Striking it lucky at Gold Mine, Bayswater
Do you ever get the noodle munchies? Join the club. If I'm in the mood for some Chinese and I'm not near Chinatown, I usually head over to Queensway which is closer to home. This strip has an unusually high selection of tourist trap restaurants but if you look hard enough you'll find a pretty good selection of decent Chinese places to eat too. There is of course, a branch of Royal China here which is an always reliable, if popular, dim sum spot. I've tried a couple other places on the strip (there used to be a good Malaysian there until it seemed to run out of cash to pay the rent) but I now tend to gravitate towards either the Gold Mine or The Magic Wok.
The latter reminds me of a typical Australian Chinese restaurant, the kind which we used to go to when I was a kid in Sydney. I once ordered the classic 'Chinese' dessert of fried ice cream and fried bananas at the Magic Wok. To hell with authenticity, these were absolutely delicious with a scoop of cold vanilla ice cream. But the Gold Mine tends to win me over with its good soups, its lovely smokey noodle dishes and its home made chilli oil with its amazingly deep, rich and complex flavours.
On a recent visit to the Gold Mine, Mr B and I were hankering for some noodles, but we were almost thwarted by a seemingly full restaurant. It seems the word had got out and a tour bus of some sort had filled the place to bursting point. We were squeezed in on the last table, sitting cheek by jowl with our foreign neighbours who were tucking into steamed lobsters and stir fried crabs. Although tempted, we came for noodles. I'm pretty easy to please on that front and knew exactly what I wanted so ordered a spicy Singapore Noodles. Mr B went off menu, as usual, and created a dish of vermicelli noodles with mixed seafood, along with a bowl of the house chilli sauce.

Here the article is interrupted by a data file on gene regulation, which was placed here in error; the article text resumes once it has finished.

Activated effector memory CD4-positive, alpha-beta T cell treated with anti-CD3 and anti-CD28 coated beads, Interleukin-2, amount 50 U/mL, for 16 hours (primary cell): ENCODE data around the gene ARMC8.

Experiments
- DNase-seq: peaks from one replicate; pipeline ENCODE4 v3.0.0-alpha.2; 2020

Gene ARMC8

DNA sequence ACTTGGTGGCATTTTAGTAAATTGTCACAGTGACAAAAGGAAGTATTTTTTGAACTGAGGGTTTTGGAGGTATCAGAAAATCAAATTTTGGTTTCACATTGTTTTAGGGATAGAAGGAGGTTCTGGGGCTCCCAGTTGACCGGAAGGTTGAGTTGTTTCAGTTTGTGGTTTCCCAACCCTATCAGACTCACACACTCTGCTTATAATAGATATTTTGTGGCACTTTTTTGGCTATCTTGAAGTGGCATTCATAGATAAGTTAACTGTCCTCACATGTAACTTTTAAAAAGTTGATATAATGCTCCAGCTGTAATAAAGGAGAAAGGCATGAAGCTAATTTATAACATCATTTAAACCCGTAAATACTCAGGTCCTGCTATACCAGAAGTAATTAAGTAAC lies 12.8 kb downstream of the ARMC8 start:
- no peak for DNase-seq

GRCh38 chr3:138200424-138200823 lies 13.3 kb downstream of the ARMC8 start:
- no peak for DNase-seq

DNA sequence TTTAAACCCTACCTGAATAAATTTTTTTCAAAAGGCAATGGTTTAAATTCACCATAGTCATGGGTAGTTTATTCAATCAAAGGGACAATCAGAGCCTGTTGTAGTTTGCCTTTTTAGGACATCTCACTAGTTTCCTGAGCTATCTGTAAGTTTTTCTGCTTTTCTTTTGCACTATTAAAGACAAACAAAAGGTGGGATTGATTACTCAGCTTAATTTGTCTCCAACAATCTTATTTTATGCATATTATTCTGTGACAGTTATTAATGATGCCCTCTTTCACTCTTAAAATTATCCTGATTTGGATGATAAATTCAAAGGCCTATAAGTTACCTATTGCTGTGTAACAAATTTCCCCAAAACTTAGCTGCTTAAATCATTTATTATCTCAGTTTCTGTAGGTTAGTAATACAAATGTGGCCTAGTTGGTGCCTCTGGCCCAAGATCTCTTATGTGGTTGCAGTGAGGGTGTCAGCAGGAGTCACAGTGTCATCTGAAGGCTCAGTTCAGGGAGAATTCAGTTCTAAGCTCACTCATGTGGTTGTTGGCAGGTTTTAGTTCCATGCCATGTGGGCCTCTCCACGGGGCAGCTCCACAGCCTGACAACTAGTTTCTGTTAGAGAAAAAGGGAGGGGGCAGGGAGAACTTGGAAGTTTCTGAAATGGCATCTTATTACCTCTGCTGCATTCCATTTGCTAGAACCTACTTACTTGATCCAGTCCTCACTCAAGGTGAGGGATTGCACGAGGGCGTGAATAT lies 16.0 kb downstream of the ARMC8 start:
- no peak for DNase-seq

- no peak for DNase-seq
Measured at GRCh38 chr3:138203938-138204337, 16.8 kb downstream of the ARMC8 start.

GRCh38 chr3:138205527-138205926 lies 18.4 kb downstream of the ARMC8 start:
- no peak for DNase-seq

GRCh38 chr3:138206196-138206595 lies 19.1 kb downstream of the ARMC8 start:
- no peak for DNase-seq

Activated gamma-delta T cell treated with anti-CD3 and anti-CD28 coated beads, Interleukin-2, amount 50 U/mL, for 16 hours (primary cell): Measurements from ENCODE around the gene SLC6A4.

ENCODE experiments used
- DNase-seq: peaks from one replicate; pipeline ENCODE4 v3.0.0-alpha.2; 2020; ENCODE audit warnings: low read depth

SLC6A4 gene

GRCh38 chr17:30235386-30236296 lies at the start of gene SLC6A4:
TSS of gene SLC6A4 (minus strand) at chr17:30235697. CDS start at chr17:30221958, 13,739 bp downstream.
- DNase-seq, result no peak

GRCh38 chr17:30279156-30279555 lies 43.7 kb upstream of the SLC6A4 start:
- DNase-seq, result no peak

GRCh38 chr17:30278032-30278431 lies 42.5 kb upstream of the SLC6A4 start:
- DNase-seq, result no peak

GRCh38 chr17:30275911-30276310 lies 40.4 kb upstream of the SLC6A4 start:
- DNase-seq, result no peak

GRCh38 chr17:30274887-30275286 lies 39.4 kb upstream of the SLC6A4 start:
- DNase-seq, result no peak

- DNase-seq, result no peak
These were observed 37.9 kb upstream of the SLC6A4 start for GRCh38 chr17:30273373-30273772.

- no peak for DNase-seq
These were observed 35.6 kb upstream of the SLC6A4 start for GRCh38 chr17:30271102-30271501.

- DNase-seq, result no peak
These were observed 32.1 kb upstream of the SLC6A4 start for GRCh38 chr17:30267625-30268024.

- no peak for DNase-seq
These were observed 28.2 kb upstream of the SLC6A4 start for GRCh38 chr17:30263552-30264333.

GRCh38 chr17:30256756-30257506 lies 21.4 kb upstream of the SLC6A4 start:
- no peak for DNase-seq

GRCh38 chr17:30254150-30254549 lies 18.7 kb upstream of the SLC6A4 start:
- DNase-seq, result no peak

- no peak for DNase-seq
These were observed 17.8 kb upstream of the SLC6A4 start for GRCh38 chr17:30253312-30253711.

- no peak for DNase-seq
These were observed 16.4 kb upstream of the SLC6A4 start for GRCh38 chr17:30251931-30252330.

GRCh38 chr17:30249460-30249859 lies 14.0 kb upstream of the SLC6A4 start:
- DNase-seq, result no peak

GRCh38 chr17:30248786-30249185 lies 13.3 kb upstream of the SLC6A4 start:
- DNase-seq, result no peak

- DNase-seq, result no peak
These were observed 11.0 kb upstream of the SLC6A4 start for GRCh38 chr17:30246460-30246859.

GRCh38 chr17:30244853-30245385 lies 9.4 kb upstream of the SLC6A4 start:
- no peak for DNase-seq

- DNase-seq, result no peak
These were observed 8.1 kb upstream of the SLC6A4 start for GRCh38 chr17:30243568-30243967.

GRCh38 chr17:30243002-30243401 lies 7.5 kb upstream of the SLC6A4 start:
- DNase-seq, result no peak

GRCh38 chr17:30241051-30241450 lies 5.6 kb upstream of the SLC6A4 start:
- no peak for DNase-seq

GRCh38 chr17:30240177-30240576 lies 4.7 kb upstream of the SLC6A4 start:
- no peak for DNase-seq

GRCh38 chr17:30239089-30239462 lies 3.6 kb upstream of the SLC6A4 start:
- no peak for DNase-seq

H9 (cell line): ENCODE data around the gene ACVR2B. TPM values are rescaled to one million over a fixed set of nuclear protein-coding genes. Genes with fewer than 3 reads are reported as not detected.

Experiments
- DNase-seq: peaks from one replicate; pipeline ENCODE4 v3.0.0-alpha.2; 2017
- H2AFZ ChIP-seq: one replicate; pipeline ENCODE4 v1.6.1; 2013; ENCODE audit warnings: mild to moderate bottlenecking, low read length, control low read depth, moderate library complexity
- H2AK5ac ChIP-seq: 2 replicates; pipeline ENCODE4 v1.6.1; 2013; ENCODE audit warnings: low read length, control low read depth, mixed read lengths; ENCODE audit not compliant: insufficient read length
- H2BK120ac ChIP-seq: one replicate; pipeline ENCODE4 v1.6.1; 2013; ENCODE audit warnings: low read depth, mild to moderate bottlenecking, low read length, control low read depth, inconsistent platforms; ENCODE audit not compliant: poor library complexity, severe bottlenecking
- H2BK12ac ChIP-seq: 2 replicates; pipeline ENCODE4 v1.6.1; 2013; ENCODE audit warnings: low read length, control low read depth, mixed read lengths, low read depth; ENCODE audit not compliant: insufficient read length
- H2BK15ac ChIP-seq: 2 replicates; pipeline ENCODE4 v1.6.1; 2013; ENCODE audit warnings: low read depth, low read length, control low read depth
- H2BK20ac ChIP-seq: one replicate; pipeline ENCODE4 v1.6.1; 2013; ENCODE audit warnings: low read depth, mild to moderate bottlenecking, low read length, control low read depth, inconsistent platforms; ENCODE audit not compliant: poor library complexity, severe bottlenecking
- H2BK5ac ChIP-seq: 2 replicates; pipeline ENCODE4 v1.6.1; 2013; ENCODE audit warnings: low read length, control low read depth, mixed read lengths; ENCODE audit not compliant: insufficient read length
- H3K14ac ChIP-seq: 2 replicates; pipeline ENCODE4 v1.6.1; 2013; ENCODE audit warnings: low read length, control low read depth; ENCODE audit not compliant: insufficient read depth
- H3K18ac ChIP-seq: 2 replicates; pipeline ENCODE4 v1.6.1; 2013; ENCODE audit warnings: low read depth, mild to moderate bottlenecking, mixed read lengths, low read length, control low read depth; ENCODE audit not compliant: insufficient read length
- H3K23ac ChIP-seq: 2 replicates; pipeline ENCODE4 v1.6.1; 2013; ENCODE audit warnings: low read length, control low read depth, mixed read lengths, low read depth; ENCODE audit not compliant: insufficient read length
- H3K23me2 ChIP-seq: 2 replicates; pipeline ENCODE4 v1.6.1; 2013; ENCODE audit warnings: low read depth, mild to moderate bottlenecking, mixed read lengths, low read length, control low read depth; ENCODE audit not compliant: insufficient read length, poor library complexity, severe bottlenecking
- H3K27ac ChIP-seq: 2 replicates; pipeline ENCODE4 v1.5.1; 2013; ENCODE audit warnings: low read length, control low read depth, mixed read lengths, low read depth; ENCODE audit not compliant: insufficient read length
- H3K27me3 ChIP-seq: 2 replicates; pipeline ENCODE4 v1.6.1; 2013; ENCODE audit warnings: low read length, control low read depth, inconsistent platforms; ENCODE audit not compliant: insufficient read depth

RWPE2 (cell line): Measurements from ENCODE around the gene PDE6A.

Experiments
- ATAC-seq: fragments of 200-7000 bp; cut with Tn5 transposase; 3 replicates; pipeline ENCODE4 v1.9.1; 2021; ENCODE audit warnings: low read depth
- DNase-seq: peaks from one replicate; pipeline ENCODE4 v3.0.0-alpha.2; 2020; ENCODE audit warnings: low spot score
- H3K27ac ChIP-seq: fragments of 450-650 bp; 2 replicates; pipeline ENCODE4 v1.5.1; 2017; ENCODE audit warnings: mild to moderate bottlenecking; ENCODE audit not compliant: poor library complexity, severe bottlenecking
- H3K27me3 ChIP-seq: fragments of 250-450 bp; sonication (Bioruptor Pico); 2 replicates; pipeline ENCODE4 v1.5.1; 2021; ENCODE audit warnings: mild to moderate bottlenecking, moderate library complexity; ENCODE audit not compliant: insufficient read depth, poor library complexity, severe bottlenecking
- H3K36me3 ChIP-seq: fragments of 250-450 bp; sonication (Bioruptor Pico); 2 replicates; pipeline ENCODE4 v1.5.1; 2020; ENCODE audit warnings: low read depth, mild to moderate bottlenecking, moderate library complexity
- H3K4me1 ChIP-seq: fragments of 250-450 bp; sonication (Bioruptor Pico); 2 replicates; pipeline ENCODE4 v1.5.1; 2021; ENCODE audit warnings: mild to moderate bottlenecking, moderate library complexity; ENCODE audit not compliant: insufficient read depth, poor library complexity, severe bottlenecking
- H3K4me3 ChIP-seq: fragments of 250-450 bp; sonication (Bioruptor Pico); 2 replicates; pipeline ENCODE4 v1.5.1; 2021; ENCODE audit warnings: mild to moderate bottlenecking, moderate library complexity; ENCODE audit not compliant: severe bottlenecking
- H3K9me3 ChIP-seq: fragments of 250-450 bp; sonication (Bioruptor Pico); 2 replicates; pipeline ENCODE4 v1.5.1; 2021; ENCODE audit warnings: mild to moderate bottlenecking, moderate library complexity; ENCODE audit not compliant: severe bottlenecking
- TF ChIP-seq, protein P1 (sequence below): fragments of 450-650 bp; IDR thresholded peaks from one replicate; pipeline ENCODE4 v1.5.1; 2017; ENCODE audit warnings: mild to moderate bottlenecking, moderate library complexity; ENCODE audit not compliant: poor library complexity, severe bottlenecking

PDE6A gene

The Gold Mine's Singapore Noodles hits the holy trinity of flavours of this classic-but-easy-to-screw-up dish - the deep smokey notes imparted by a well seasoned wok, a good deal of heat from the chilli and curry and the great textures of the noodles and veg. Mr B's noodles came with a generous mixture of prawns and squid and benefited from a dousing in the house chilli sauce. I've yet to get the recipe for this sauce, but one of these days I will. It's almost XO in quality.
On other visits to the Gold Mine, I've also eaten the house special soup, which is a surprisingly delicious mix of meat parts, offal and otherwise. A simpler noodle soup with roast duck was also great. Both soups are based on the house stock, a rich broth that sets it apart from other Chinese places on Queensway.
I can definitely recommend the Gold Mine for some good Chinese food if you are in the neighbourhood. If my endorsement doesn't swing it, one of our noodle soup visits was enjoyed sitting next to Sydney-based cafe owner, TV personality, and cookbook author Bill Granger and his family. It's telling that Bill preferred to eat in a cheap Chinese up the road rather than his newly opened London cafe isn't it? Unripe bananas and avocados have been served on more than one visit at his flaccid attempt to recreate the Sydney cafe scene. Oddly enough, we had planned to bake Bill's coconut bread on the afternoon of that very lunch. It turned out better than the one you could order at his new gaff. Weird, huh?